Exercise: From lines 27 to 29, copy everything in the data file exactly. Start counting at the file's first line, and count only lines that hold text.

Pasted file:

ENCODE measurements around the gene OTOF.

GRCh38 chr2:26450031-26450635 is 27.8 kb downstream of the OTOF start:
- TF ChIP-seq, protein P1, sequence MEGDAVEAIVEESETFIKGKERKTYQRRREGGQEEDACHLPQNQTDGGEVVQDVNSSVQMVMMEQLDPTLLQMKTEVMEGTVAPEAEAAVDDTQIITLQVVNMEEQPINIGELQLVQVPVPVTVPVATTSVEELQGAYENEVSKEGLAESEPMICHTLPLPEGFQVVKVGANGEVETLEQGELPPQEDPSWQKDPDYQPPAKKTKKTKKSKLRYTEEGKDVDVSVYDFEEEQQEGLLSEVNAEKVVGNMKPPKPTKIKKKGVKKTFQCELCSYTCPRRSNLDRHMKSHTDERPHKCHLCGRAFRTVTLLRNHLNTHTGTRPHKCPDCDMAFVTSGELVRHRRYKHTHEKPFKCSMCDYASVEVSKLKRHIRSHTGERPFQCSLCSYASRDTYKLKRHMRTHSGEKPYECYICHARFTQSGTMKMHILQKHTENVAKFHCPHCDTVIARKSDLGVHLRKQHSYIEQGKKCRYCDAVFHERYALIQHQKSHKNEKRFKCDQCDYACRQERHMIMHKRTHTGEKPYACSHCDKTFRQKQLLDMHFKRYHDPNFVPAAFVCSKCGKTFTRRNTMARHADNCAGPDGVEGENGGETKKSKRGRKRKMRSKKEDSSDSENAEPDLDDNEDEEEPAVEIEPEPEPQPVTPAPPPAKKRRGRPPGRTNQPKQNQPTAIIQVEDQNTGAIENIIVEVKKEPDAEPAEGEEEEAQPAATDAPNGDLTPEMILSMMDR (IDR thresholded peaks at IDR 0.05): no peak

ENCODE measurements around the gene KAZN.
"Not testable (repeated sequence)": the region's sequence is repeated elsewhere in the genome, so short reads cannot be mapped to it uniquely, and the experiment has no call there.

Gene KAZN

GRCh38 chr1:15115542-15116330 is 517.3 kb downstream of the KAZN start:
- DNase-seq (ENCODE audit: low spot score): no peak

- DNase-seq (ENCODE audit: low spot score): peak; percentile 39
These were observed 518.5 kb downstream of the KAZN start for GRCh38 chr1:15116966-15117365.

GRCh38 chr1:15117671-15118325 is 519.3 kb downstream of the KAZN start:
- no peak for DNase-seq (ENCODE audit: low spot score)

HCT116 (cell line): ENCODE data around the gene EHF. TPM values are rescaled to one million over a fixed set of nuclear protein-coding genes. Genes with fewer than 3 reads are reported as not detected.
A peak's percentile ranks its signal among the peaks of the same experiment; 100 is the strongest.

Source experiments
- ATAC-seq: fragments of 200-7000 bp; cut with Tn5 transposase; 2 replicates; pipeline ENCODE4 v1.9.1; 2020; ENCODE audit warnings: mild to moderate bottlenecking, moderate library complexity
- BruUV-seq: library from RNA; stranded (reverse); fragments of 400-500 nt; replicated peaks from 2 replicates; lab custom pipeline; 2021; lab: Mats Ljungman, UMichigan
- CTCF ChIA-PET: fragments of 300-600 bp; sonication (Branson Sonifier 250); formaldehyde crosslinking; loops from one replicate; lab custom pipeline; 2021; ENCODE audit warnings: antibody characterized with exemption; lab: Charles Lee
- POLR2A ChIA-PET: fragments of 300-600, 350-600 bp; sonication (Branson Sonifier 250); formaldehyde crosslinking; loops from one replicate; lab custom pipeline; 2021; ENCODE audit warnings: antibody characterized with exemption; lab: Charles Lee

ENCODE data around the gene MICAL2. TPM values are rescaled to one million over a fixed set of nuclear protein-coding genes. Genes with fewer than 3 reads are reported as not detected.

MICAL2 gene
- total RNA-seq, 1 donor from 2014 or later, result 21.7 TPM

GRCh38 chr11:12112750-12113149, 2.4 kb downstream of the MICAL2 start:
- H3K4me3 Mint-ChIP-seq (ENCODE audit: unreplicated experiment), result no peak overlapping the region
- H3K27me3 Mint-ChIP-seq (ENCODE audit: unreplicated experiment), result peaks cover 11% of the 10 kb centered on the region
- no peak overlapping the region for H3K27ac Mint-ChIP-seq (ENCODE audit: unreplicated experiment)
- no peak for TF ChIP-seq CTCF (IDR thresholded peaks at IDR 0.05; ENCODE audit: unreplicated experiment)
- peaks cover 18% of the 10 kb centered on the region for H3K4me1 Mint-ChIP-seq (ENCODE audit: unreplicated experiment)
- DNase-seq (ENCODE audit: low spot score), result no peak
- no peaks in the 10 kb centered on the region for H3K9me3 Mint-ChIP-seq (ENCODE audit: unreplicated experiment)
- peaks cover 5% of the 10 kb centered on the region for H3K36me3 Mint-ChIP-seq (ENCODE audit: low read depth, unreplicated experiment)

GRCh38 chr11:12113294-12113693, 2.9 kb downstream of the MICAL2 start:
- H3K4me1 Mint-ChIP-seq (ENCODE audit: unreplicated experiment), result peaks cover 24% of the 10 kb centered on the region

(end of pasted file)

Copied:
- no peak for TF ChIP-seq CTCF (IDR thresholded peaks at IDR 0.05; ENCODE audit: unreplicated experiment)
- peaks cover 18% of the 10 kb centered on the region for H3K4me1 Mint-ChIP-seq (ENCODE audit: unreplicated experiment)
- DNase-seq (ENCODE audit: low spot score), result no peak